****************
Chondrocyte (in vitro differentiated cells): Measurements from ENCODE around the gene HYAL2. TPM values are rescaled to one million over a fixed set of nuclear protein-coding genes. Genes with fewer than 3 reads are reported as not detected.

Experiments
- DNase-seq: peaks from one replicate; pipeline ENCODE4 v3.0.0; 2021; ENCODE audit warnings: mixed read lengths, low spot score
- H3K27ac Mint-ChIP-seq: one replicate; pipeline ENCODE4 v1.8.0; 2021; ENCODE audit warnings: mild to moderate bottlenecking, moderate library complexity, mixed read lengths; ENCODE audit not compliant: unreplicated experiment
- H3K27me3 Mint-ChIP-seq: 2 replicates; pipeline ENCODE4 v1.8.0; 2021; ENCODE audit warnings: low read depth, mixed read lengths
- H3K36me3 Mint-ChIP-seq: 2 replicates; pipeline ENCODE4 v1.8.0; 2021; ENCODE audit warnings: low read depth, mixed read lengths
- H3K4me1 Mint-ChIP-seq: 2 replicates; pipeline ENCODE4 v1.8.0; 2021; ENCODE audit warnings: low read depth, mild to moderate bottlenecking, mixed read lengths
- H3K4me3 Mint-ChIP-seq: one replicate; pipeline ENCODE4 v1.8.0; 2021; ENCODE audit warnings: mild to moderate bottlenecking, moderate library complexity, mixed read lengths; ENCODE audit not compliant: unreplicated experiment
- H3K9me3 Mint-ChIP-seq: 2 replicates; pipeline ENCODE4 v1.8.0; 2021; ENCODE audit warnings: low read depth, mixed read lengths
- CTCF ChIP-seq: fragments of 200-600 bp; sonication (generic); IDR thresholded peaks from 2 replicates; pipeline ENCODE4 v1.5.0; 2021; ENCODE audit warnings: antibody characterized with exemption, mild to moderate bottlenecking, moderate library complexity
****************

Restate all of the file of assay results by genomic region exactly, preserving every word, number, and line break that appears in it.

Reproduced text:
Chondrocyte (in vitro differentiated cells): Measurements from ENCODE around the gene HYAL2. TPM values are rescaled to one million over a fixed set of nuclear protein-coding genes. Genes with fewer than 3 reads are reported as not detected.

Experiments
- DNase-seq: peaks from one replicate; pipeline ENCODE4 v3.0.0; 2021; ENCODE audit warnings: mixed read lengths, low spot score
- H3K27ac Mint-ChIP-seq: one replicate; pipeline ENCODE4 v1.8.0; 2021; ENCODE audit warnings: mild to moderate bottlenecking, moderate library complexity, mixed read lengths; ENCODE audit not compliant: unreplicated experiment
- H3K27me3 Mint-ChIP-seq: 2 replicates; pipeline ENCODE4 v1.8.0; 2021; ENCODE audit warnings: low read depth, mixed read lengths
- H3K36me3 Mint-ChIP-seq: 2 replicates; pipeline ENCODE4 v1.8.0; 2021; ENCODE audit warnings: low read depth, mixed read lengths
- H3K4me1 Mint-ChIP-seq: 2 replicates; pipeline ENCODE4 v1.8.0; 2021; ENCODE audit warnings: low read depth, mild to moderate bottlenecking, mixed read lengths
- H3K4me3 Mint-ChIP-seq: one replicate; pipeline ENCODE4 v1.8.0; 2021; ENCODE audit warnings: mild to moderate bottlenecking, moderate library complexity, mixed read lengths; ENCODE audit not compliant: unreplicated experiment
- H3K9me3 Mint-ChIP-seq: 2 replicates; pipeline ENCODE4 v1.8.0; 2021; ENCODE audit warnings: low read depth, mixed read lengths
- CTCF ChIP-seq: fragments of 200-600 bp; sonication (generic); IDR thresholded peaks from 2 replicates; pipeline ENCODE4 v1.5.0; 2021; ENCODE audit warnings: antibody characterized with exemption, mild to moderate bottlenecking, moderate library complexity